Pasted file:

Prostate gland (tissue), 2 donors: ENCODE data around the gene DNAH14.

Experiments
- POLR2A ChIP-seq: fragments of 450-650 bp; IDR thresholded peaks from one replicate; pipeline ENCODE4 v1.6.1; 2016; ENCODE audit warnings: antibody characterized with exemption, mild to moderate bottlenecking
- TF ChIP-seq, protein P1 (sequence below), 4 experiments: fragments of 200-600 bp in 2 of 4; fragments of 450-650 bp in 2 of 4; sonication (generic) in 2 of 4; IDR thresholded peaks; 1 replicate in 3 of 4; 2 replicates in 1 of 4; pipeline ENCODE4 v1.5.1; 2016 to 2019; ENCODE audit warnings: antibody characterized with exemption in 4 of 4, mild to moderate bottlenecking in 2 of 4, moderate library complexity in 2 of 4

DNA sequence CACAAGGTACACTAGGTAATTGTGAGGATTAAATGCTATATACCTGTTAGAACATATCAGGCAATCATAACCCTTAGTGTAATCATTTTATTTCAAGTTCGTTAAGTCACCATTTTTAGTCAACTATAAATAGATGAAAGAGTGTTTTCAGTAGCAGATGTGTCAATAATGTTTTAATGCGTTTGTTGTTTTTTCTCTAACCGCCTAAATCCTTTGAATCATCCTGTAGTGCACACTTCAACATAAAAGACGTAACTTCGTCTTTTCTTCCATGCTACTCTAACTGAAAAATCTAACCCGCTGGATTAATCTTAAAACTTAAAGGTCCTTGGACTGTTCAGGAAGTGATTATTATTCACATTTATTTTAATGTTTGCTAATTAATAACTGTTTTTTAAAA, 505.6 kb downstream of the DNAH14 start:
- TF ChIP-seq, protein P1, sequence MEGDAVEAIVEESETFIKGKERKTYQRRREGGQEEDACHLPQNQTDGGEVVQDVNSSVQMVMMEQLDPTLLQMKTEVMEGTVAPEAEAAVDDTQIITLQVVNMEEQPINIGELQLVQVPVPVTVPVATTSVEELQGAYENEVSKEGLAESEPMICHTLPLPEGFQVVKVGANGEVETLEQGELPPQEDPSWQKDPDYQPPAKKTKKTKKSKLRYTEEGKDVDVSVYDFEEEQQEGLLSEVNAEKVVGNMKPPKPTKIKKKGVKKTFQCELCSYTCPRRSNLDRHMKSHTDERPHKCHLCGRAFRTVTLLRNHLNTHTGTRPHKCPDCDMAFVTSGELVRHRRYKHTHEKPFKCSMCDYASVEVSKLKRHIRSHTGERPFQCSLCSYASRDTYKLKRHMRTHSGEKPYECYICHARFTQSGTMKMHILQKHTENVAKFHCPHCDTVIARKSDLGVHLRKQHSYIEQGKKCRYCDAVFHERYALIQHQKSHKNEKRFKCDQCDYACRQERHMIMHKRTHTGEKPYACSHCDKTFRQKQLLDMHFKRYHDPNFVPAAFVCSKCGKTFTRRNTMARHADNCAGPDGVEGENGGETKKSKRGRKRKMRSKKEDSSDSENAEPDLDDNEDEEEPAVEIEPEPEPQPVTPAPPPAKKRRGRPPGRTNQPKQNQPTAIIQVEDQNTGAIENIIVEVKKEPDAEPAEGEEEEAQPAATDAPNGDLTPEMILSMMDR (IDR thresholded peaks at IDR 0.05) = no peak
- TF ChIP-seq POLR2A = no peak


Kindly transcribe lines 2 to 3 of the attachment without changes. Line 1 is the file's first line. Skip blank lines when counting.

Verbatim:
Experiments
- POLR2A ChIP-seq: fragments of 450-650 bp; IDR thresholded peaks from one replicate; pipeline ENCODE4 v1.6.1; 2016; ENCODE audit warnings: antibody characterized with exemption, mild to moderate bottlenecking